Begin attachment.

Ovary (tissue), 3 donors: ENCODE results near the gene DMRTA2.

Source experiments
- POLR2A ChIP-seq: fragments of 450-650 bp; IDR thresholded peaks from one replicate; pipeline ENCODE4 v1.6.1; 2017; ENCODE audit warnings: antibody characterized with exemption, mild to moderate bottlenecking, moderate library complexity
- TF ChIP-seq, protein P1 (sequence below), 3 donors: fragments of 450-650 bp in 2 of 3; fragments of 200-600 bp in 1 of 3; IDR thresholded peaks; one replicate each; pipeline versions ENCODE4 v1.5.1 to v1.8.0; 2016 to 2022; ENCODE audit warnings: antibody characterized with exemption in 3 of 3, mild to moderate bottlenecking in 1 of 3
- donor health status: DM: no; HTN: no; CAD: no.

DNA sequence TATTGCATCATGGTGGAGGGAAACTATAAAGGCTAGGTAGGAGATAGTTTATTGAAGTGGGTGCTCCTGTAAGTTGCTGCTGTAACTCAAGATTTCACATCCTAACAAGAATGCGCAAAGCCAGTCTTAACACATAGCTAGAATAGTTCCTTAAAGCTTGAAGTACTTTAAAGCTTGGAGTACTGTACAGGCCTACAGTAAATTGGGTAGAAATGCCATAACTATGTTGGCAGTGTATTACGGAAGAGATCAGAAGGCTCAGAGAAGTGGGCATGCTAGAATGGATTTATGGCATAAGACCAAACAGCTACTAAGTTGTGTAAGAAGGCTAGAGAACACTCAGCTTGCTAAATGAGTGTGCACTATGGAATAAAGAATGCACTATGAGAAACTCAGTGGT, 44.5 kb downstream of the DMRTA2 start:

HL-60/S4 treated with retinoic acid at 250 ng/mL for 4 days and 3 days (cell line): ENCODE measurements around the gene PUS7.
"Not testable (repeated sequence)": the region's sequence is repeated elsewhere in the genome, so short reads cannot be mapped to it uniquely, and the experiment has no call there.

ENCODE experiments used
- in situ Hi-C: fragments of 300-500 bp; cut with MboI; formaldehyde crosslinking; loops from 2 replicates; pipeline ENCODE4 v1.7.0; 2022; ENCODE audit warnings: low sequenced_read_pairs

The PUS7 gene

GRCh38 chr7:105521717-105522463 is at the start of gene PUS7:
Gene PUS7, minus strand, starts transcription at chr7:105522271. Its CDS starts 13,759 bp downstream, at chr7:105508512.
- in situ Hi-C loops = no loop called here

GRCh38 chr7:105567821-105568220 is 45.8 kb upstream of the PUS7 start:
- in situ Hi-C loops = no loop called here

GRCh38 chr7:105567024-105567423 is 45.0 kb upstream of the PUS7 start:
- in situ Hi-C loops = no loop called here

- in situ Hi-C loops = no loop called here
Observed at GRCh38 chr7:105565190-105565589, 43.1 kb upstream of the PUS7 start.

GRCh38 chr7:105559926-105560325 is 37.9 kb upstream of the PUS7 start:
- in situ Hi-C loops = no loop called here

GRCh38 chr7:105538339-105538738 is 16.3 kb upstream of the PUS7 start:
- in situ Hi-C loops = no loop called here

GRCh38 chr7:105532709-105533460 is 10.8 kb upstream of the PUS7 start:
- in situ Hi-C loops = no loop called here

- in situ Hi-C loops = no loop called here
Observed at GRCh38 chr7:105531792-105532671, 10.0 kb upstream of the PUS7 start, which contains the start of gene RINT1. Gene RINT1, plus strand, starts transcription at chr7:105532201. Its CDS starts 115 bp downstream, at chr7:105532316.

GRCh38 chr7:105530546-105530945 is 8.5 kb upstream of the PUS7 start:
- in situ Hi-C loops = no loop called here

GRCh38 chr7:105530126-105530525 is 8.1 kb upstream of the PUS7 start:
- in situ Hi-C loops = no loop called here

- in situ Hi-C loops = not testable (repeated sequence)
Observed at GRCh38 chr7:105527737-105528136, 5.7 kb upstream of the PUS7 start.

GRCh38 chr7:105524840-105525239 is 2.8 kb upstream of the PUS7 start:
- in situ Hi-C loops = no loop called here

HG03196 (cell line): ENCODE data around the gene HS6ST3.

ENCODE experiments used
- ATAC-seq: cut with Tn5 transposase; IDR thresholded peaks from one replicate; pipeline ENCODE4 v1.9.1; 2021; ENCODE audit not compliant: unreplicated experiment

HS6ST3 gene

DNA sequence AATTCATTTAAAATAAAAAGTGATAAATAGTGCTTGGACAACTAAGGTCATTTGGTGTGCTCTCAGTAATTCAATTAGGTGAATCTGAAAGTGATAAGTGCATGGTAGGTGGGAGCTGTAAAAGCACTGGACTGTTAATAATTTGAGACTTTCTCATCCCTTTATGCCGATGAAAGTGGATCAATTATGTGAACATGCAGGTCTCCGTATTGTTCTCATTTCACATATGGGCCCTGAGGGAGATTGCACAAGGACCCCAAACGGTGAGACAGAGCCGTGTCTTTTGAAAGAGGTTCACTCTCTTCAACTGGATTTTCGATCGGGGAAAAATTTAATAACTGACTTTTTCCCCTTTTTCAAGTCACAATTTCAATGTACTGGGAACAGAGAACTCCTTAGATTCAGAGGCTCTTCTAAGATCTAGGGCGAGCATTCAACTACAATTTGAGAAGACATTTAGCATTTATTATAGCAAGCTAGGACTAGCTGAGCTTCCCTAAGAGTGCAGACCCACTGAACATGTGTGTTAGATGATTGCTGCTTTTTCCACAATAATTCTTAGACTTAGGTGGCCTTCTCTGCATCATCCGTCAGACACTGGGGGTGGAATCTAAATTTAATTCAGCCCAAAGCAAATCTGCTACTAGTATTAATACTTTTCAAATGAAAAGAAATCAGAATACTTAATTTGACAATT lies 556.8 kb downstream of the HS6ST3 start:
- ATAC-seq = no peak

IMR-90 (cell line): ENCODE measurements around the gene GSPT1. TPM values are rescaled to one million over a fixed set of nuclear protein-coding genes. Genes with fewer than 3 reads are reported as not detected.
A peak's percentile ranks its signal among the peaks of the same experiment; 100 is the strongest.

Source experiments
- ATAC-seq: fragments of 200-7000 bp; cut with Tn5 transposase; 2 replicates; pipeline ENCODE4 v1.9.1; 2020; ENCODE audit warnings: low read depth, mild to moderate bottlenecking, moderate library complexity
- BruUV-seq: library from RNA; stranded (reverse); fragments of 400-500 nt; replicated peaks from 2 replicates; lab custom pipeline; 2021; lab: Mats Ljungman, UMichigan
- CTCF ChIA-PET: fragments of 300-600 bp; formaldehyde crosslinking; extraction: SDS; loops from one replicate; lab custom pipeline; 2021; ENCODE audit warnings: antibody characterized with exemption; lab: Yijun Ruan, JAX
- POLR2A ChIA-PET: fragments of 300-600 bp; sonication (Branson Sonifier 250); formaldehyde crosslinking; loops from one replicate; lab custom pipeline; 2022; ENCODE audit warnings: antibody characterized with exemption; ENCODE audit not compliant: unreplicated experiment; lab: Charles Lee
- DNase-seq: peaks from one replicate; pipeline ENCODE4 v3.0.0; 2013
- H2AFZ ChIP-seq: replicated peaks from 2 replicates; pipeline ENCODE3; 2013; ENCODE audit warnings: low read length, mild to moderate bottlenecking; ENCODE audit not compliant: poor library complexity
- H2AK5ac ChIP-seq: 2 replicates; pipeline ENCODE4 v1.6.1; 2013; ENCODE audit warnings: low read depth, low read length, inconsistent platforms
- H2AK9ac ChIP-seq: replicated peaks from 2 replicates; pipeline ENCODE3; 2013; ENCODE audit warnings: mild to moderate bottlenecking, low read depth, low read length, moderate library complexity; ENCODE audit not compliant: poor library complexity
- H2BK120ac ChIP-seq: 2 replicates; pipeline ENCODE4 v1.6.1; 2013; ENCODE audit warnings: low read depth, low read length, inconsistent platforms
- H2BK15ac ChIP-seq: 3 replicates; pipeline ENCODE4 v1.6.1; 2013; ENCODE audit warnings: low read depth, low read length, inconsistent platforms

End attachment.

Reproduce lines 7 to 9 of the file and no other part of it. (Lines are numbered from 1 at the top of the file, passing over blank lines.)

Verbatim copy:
HL-60/S4 treated with retinoic acid at 250 ng/mL for 4 days and 3 days (cell line): ENCODE measurements around the gene PUS7.
"Not testable (repeated sequence)": the region's sequence is repeated elsewhere in the genome, so short reads cannot be mapped to it uniquely, and the experiment has no call there.

ENCODE experiments used